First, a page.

Nannas know their onions

My name’s Kirsty and I’ve been asked by Riverford to swap apron for laptop and write a cooking blog about the weekly recipes I put together for your veg box and on our website.

I was prompted this week to think about family hand-me-down recipes that use up the last onion in the box. One of our customers, Anne-Marie Haigh, kindly sent me one such recipe – her version of Guernsey Bean Jar, which her mother and grandmother have made before her. There’s no better recommendation than that. Using belly pork, in our winter warmer meatbox this week, it’s adaptable for veggies too.

Anne-Marie’s email reminded me of a couple of recipes that my Nanna and Granny used to make. Braised beef and onions was a classic Nanna dish, often accompanied by homemade wine – elderberry for a special occasion, pea pod for a headache the next morning! Try it with kailkenny (or colcannon, depending where you come from). It links Nanna with my Scottish Granny, who lived in Cullen, on the North East coast, home to a soup cum meal in a bowl, Cullen Skink.

Simple to make and a real cockle warmer, it uses that last onion again. When you’re going for the ‘last tent standing’ award at the gale-swept campsite on the headland at Cullen when I last stayed there, you’ll want an hourly dose of this, coupled with a good dram or two, for sustenance and sanity. I made my version, in which you poach haddock in milk from the start, as Granny did (some recipes just use water for poaching) and served it to my Scottish builder Kenny. It passed muster; I hope you try it too. If you’ve got a leftover leek, use that up instead of the onion.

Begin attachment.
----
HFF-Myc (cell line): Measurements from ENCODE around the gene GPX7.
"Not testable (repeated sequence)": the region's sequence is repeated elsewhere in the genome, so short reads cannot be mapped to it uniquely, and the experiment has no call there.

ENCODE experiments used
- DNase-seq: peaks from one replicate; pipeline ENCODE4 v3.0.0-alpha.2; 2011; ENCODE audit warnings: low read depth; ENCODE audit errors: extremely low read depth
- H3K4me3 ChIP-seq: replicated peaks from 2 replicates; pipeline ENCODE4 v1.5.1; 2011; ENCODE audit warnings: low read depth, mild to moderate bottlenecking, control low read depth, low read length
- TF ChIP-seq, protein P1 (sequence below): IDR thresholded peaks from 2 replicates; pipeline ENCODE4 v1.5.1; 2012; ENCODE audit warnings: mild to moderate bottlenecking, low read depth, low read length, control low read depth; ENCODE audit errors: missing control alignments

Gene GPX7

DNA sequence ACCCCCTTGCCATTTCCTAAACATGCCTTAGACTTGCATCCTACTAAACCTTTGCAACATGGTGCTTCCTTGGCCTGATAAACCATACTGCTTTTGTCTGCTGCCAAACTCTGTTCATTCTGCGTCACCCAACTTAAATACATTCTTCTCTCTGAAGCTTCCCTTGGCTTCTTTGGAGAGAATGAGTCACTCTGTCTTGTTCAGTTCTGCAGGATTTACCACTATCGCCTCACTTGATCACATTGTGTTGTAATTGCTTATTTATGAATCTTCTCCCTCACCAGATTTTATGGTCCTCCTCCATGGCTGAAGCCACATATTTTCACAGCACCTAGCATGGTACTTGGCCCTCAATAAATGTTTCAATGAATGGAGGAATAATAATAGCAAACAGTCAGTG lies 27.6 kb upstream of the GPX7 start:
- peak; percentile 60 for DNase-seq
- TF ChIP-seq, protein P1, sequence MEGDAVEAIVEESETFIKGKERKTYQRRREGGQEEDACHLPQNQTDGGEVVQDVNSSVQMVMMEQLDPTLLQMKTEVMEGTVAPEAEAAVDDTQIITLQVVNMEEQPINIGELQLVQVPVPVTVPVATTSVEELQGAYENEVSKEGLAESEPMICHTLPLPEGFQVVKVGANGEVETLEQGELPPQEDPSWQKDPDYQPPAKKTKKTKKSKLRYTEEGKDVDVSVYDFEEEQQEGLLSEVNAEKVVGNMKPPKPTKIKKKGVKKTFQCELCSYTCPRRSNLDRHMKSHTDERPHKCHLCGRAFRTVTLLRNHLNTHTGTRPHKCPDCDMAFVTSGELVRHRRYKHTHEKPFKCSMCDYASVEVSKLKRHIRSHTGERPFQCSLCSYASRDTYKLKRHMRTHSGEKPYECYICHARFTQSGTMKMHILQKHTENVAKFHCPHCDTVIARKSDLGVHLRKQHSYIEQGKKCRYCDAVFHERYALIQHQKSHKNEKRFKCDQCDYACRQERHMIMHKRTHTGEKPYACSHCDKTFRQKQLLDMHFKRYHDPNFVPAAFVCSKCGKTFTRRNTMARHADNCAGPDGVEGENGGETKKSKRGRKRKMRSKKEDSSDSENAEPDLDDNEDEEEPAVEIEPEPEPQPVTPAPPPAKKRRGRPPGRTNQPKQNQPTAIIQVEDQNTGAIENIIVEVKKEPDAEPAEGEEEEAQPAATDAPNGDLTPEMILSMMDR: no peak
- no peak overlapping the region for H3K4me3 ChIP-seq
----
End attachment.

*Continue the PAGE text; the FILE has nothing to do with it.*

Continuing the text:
I’d love to hear about your Nanna’s know-how in the kitchen – email us at with suggestions for recipes and foodie topics or questions for this blog.

Happy cooking!


3 responses to “Nannas know their onions

  1. I wish I could try a lot of these recipes, but I have a 22yr old son who is very (parky) and wont eat exotic food or onions or any spices and we are on a health kick, so need low fat, ordinary ingredients which doesn’t include fish. Very difficult can you help? We have started using Quinoa if thats any help.

  2. Hi Jan

    We have some good recipes on our website that are low fat, without onions (or can be adapted to exclude them). Most of the recipes we have that feature bulghur or couscous, even farro, can be changed to quinoa.

    A lot of recipes do start with onions at their base for a richness and sweetness of flavour; try using finely sliced leeks or peppers instead, or try a ‘soffrito’ base – normally this is finely diced onion, carrot and celery, but you could leave out the onion. Does your son eat garlic? A finely chopped or crushed clove instead of onion would help to add flavour. A few finely sliced mushrooms would be suitable for some dishes to add a depth of flavour.

    A real favourite with many people is stuffed butternut squash. Roast some veg – whatever your son likes, toss with quinoa and some fresh herbs, pesto if you like and are happy to have a little oil. Stuff into halved and roasted butternut squash and sprinkle over just a little feta cheese.

    Have a look at the recipes we have on our website and try adapting them with the tips above instead of using the onion, there’s a few that are low fat to start you off listed below. It also helps to use a spray oil rather than the amount somrtimes suggested for cooking in recipes, make your own spray with an oil you trust and a fillable spray – kitchen shops sell them widely now; sometimes bought sprays have some weird preservatives or nasties in them.

    Stuffed Butternut Squash With Spinach And Couscous

    Italian Farro Salad With Vegetables And Pesto

    Tomato, Chard And Sunflower Seed Pasta

    Kale, Pecan + Cranberry Pilaf

    I hope that helps. Do feel free to email me at recipes@ if you need any more ideas.


  3. Food Herbs & Naturals

    What a wonderful site. Now, what we do with out onions?

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